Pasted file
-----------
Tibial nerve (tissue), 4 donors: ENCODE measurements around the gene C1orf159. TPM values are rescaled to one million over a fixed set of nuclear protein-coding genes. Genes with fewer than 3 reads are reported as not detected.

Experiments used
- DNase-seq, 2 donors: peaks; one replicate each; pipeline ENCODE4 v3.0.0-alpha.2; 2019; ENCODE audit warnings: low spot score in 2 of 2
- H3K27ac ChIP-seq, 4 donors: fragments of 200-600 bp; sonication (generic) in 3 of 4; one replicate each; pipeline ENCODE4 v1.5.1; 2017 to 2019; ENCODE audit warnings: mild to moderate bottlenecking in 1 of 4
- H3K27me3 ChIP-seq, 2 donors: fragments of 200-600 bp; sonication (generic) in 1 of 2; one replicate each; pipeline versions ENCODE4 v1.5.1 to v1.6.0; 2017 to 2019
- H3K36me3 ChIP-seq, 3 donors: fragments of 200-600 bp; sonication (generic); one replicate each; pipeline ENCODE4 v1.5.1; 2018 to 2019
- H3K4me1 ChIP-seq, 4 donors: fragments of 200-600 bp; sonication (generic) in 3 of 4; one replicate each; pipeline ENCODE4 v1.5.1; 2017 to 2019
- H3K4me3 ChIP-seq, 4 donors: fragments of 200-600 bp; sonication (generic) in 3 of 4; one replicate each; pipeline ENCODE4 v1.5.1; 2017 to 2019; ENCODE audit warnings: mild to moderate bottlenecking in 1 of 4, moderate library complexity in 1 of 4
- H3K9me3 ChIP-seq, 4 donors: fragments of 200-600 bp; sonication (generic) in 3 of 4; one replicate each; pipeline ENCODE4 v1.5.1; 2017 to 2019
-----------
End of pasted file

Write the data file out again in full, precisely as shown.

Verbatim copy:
Tibial nerve (tissue), 4 donors: ENCODE measurements around the gene C1orf159. TPM values are rescaled to one million over a fixed set of nuclear protein-coding genes. Genes with fewer than 3 reads are reported as not detected.

Experiments used
- DNase-seq, 2 donors: peaks; one replicate each; pipeline ENCODE4 v3.0.0-alpha.2; 2019; ENCODE audit warnings: low spot score in 2 of 2
- H3K27ac ChIP-seq, 4 donors: fragments of 200-600 bp; sonication (generic) in 3 of 4; one replicate each; pipeline ENCODE4 v1.5.1; 2017 to 2019; ENCODE audit warnings: mild to moderate bottlenecking in 1 of 4
- H3K27me3 ChIP-seq, 2 donors: fragments of 200-600 bp; sonication (generic) in 1 of 2; one replicate each; pipeline versions ENCODE4 v1.5.1 to v1.6.0; 2017 to 2019
- H3K36me3 ChIP-seq, 3 donors: fragments of 200-600 bp; sonication (generic); one replicate each; pipeline ENCODE4 v1.5.1; 2018 to 2019
- H3K4me1 ChIP-seq, 4 donors: fragments of 200-600 bp; sonication (generic) in 3 of 4; one replicate each; pipeline ENCODE4 v1.5.1; 2017 to 2019
- H3K4me3 ChIP-seq, 4 donors: fragments of 200-600 bp; sonication (generic) in 3 of 4; one replicate each; pipeline ENCODE4 v1.5.1; 2017 to 2019; ENCODE audit warnings: mild to moderate bottlenecking in 1 of 4, moderate library complexity in 1 of 4
- H3K9me3 ChIP-seq, 4 donors: fragments of 200-600 bp; sonication (generic) in 3 of 4; one replicate each; pipeline ENCODE4 v1.5.1; 2017 to 2019